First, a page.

Colleges and universities around the U.S. are feeling the financial burn from decreasing tuition revenue and wavering public support. These concerns will reach facilities professionals trying to keep up with the ever-changing sector of higher education.
Professional services firm JLL has identified some key trends for facilities in higher education, with a focus on technology and space management.
“With tech-enabled classrooms and connected living and gathering spaces, campuses are evolving to provide today’s students with the wired experience they expect,” says David Houck, co-leader of JLL’s Higher Education practice. “It has been widely publicized that higher education institutions are also experiencing significant financial pressures. As a result, some are rethinking how they plan, deliver, manage and maintain their facilities because facilities are second only to personnel in campus expenditures.”
To brace for some economic hardships, higher education institutions are adopting the practices of the private sector.
“We’re seeing more chief business officers being hired from the private sector rather than academia,” says Houck. “These executives are opening the door to fresh thinking about outsourcing strategies and looking at facility management and public-private partnerships as a means of filling funding gaps.”
Future Financing for Facilities
According to Houck and Higher Education practice co-leader Kevin Wayer, five major trends will affect higher education facilities.
1) Smarter use of space
The modes of learning have changed, which has affected how educators use facilities. For example, JLL identifies how the rise of smaller class sizes that emphasize collaboration has lessened the need for classic lecture halls. These changes have led to schools altering existing space to meet their needs.
“Brand new facilities can help ‘sell’ a campus to students, and some donors like the opportunity to leave a lasting legacy on campus,” says Wayer. “However, stretched resources and the drive for cost-efficiency mean institutions have a greater appetite for repurposing underutilized spaces.”
2) Outsourced facility management
Under a budget crunch, some institutions are hiring agencies to take care of facilities management.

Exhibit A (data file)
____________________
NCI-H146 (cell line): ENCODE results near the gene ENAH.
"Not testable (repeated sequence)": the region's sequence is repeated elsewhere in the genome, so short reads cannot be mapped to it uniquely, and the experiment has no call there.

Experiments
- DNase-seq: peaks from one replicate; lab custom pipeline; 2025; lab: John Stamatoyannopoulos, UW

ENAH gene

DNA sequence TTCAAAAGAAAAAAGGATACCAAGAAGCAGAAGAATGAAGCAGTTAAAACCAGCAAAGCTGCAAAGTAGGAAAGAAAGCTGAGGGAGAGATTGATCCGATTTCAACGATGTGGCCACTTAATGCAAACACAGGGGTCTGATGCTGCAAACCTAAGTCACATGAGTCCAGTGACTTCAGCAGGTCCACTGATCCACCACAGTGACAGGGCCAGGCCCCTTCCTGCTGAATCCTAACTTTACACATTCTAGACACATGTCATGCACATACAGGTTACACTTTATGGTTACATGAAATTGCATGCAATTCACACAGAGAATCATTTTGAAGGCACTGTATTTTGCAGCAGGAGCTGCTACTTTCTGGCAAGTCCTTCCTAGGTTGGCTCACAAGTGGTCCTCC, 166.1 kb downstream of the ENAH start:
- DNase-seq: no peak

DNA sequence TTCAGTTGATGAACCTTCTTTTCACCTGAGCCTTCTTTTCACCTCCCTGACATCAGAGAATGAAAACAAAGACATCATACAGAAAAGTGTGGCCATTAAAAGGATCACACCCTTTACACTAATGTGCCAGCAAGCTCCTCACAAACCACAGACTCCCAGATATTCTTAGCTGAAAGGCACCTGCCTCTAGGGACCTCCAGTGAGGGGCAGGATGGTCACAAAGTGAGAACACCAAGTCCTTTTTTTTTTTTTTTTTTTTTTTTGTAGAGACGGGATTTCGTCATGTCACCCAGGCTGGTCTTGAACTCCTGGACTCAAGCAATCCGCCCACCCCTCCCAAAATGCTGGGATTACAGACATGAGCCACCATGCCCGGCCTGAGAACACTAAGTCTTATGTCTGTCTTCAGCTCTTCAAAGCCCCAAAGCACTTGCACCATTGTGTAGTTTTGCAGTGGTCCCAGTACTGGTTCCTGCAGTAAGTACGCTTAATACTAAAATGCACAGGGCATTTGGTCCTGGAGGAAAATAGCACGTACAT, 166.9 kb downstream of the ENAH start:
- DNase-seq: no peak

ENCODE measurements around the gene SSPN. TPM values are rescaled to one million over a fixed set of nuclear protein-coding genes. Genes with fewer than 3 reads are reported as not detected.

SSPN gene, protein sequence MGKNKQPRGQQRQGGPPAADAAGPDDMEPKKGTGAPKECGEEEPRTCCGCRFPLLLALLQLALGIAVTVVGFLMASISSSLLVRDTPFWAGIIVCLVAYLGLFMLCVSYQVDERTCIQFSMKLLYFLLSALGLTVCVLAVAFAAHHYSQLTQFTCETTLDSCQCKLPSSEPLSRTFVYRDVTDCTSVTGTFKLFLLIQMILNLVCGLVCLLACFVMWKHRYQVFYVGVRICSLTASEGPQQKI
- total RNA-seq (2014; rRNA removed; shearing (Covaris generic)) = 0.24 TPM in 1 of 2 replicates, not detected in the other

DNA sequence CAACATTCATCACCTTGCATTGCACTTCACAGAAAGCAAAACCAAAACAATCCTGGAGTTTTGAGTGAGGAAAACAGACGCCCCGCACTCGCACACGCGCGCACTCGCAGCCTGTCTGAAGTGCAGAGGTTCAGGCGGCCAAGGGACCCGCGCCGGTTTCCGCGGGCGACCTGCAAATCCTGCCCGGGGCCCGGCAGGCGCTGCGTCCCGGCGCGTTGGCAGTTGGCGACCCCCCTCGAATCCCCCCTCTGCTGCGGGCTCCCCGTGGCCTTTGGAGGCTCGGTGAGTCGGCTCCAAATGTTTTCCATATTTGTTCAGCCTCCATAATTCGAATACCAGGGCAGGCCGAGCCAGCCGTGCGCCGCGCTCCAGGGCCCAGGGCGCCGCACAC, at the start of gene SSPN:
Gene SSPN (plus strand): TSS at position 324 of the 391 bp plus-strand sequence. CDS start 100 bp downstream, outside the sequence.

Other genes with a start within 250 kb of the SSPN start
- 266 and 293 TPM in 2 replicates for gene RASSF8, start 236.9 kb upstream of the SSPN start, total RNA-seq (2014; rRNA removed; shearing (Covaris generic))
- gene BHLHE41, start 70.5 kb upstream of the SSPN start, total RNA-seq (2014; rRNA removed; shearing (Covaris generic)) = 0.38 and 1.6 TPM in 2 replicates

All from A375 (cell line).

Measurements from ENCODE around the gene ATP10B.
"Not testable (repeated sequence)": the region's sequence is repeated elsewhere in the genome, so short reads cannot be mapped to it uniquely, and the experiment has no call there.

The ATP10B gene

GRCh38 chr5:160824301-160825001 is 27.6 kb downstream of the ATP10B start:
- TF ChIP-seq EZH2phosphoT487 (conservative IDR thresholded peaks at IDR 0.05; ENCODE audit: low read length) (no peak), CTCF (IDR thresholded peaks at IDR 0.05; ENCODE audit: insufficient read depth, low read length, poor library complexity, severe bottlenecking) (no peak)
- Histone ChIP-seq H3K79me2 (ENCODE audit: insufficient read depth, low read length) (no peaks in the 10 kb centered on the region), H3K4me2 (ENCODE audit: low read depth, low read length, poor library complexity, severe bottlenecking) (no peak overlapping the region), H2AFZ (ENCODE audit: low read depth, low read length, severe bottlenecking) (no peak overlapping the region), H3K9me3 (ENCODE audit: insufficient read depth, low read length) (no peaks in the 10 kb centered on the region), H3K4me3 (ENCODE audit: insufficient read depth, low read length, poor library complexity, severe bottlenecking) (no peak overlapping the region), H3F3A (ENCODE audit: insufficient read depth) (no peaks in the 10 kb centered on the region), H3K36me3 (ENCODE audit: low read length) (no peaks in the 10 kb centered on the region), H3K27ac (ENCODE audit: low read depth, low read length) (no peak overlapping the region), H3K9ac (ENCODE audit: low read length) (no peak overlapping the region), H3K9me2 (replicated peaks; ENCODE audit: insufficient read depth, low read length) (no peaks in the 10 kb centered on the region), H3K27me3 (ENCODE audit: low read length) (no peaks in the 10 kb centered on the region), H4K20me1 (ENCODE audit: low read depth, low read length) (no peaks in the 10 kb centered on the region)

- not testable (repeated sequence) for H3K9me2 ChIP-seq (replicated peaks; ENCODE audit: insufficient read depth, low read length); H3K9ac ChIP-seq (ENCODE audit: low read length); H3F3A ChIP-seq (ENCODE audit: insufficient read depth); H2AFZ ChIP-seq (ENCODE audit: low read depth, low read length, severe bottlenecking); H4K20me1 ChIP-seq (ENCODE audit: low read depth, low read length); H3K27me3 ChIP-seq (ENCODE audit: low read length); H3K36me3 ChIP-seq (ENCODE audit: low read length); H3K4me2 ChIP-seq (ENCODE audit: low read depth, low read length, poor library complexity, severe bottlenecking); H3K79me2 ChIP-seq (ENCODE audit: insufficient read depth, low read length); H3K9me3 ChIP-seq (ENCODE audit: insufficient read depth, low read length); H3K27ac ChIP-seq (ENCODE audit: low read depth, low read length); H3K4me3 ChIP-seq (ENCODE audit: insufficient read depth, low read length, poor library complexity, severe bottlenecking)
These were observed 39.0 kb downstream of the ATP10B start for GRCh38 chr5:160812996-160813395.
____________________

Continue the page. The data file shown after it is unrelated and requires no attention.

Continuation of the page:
3) Leveraging technology for efficiency
Staying updated on how to use data and insight tools for facilities is an easy way to cut costs.
“Universities have a ton of data, but it’s not typically aggregated in a way that allows them to assess opportunities for savings,” says Wayer. However, facility managers can leverage building data into actionable insights.
4) Facility management driving tech enablement
Many schools are educating facility managers on how to get the most out of their technology. Some send facilities professionals to seminars and conferences so they are able to effectively use the latest technologies that drive efficiency.
5) Alternative financing for new construction and renovation projects
Public-private partnerships (P3s) are becoming more common and provide options for building improvements outside of public funding. These financing plans have been used for student housing, but schools are using them for other facilities now.
“Schools have seen the broad success of student housing projects established through P3s,” says Houck. “Now they are looking at how this funding and operating structure can be used to realize other campus and off-campus projects, from academic facilities to mixed-use commercial projects and parking garages.
“Students, faculty and administrators alike want their campuses to be sustainable, tech-friendly, vibrant communities,” adds Houck. “One thing is certain: Colleges and universities are searching for creative solutions and partnerships to help realize their goals for the student experience and campus transformation.”